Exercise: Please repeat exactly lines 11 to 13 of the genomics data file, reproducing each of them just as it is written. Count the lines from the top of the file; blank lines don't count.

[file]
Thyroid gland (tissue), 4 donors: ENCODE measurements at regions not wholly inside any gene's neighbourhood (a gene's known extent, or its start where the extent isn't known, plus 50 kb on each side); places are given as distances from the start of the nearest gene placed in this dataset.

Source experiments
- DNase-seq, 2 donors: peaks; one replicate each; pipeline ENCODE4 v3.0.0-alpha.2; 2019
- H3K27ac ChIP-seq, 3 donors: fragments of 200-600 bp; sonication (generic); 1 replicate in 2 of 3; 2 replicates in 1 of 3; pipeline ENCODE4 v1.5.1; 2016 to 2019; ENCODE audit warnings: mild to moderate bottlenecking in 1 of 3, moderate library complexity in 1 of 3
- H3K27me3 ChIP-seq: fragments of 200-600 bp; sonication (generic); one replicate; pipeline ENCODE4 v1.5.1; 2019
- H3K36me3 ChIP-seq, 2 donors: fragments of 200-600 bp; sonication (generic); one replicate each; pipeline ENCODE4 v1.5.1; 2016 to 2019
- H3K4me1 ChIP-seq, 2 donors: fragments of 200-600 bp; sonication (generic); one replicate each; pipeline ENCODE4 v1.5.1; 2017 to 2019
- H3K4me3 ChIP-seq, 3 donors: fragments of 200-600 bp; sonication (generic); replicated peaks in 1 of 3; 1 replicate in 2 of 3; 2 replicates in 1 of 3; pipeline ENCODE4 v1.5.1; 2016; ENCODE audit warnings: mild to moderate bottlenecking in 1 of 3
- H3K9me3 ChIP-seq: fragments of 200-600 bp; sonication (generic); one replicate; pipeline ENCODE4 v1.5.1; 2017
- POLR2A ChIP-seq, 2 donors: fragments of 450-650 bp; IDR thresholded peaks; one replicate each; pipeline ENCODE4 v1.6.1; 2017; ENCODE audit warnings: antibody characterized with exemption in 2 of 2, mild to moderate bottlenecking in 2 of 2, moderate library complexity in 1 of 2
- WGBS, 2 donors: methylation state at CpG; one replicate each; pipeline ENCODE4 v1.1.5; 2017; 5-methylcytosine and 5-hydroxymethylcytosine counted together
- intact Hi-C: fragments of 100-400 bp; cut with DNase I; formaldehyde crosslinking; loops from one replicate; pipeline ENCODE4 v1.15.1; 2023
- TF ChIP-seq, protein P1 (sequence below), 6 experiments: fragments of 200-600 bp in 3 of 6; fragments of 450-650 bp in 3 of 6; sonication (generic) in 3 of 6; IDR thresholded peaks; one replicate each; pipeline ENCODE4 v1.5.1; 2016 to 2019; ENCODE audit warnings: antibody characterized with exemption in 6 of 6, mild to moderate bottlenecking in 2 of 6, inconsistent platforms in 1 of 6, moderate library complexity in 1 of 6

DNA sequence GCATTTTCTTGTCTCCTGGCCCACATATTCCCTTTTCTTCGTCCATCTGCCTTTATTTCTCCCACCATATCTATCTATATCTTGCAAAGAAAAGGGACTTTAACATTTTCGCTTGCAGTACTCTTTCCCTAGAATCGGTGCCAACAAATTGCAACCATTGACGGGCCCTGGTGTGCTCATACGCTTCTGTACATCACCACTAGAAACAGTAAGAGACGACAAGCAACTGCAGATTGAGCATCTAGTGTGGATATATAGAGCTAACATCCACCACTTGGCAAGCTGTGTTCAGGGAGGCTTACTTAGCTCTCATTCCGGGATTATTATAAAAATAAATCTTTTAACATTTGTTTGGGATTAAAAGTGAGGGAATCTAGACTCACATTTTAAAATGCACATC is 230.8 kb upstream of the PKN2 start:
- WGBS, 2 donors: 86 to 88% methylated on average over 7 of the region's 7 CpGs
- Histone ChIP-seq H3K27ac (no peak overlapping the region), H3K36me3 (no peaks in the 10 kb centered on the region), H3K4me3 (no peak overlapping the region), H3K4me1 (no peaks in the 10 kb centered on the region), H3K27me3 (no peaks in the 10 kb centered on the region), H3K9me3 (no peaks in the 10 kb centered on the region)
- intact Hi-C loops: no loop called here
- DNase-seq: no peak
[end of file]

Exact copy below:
- WGBS, 2 donors: methylation state at CpG; one replicate each; pipeline ENCODE4 v1.1.5; 2017; 5-methylcytosine and 5-hydroxymethylcytosine counted together
- intact Hi-C: fragments of 100-400 bp; cut with DNase I; formaldehyde crosslinking; loops from one replicate; pipeline ENCODE4 v1.15.1; 2023
- TF ChIP-seq, protein P1 (sequence below), 6 experiments: fragments of 200-600 bp in 3 of 6; fragments of 450-650 bp in 3 of 6; sonication (generic) in 3 of 6; IDR thresholded peaks; one replicate each; pipeline ENCODE4 v1.5.1; 2016 to 2019; ENCODE audit warnings: antibody characterized with exemption in 6 of 6, mild to moderate bottlenecking in 2 of 6, inconsistent platforms in 1 of 6, moderate library complexity in 1 of 6